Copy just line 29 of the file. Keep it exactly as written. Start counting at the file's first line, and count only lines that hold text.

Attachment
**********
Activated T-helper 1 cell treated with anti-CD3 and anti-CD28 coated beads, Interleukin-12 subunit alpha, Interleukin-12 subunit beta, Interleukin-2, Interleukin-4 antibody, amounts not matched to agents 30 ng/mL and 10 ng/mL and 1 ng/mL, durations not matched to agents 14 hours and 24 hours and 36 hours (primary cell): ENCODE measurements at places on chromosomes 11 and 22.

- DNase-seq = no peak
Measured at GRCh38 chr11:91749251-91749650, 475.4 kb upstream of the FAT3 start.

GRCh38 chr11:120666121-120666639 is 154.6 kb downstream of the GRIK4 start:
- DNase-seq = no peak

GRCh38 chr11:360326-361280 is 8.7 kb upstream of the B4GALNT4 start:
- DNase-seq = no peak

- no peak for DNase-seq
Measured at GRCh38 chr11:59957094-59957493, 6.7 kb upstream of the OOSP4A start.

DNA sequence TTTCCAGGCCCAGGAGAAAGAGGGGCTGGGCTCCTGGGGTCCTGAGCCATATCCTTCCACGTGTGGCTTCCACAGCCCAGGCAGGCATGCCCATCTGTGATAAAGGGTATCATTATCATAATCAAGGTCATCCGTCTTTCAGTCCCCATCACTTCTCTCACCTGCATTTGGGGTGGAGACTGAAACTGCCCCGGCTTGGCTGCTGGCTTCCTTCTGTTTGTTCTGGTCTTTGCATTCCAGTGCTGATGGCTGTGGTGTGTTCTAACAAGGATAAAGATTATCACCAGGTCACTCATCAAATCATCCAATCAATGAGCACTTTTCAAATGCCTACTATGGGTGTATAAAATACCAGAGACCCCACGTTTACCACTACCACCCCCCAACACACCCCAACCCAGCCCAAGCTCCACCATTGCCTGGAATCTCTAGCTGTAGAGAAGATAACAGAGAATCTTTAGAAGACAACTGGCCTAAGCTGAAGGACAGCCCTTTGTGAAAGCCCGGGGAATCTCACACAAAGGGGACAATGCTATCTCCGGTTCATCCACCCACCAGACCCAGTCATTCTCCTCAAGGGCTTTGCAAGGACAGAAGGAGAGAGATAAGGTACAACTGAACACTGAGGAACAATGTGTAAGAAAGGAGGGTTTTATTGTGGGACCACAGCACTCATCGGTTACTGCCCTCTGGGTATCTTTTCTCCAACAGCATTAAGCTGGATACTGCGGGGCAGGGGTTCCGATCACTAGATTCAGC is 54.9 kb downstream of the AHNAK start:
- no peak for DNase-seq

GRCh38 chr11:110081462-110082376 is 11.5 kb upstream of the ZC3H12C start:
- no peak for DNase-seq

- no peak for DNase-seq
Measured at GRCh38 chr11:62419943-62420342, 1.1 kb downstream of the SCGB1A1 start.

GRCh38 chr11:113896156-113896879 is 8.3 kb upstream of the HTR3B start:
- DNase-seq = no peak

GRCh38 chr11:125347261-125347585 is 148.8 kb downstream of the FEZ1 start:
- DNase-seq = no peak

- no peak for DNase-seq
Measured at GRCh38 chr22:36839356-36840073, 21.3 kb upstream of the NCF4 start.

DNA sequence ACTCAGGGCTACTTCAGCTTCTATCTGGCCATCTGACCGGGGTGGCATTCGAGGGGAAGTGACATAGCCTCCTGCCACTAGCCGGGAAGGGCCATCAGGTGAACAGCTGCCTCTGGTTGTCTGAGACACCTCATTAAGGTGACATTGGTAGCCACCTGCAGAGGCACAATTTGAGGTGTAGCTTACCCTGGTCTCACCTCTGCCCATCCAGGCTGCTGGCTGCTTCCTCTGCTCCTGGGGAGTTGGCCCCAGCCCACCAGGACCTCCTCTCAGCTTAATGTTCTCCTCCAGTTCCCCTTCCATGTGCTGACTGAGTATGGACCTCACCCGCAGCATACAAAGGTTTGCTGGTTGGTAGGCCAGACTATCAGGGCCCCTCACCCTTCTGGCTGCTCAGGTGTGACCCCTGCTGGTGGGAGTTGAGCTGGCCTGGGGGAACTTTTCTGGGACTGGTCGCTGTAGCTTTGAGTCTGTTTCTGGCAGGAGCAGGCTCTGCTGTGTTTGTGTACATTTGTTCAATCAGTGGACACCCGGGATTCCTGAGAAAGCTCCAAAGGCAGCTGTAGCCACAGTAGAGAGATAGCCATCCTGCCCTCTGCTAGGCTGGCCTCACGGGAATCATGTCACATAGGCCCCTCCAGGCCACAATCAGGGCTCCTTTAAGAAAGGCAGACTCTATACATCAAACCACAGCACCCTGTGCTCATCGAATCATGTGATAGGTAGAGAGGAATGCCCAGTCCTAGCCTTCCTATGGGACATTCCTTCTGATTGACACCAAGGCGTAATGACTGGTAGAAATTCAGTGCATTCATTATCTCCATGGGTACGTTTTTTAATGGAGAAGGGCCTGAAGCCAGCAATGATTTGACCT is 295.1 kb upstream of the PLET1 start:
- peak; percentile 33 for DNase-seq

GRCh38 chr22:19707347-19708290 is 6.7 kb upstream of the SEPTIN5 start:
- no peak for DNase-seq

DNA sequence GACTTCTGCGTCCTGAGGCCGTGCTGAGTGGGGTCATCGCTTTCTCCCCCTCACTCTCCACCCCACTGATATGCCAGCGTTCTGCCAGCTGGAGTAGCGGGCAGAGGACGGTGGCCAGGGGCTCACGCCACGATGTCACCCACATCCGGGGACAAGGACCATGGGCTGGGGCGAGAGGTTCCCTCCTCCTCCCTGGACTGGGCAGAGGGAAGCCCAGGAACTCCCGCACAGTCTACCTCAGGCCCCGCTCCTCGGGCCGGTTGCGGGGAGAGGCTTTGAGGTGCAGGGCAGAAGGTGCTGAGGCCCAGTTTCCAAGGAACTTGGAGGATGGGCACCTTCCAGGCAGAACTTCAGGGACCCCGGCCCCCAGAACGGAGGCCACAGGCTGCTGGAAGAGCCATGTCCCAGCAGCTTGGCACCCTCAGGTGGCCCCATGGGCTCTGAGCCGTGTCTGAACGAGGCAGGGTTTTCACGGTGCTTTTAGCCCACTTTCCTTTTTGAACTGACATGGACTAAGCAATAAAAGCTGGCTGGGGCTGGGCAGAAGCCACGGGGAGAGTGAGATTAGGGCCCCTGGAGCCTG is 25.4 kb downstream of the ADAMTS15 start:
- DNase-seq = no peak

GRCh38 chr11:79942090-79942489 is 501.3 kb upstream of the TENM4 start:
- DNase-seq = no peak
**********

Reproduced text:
- DNase-seq = no peak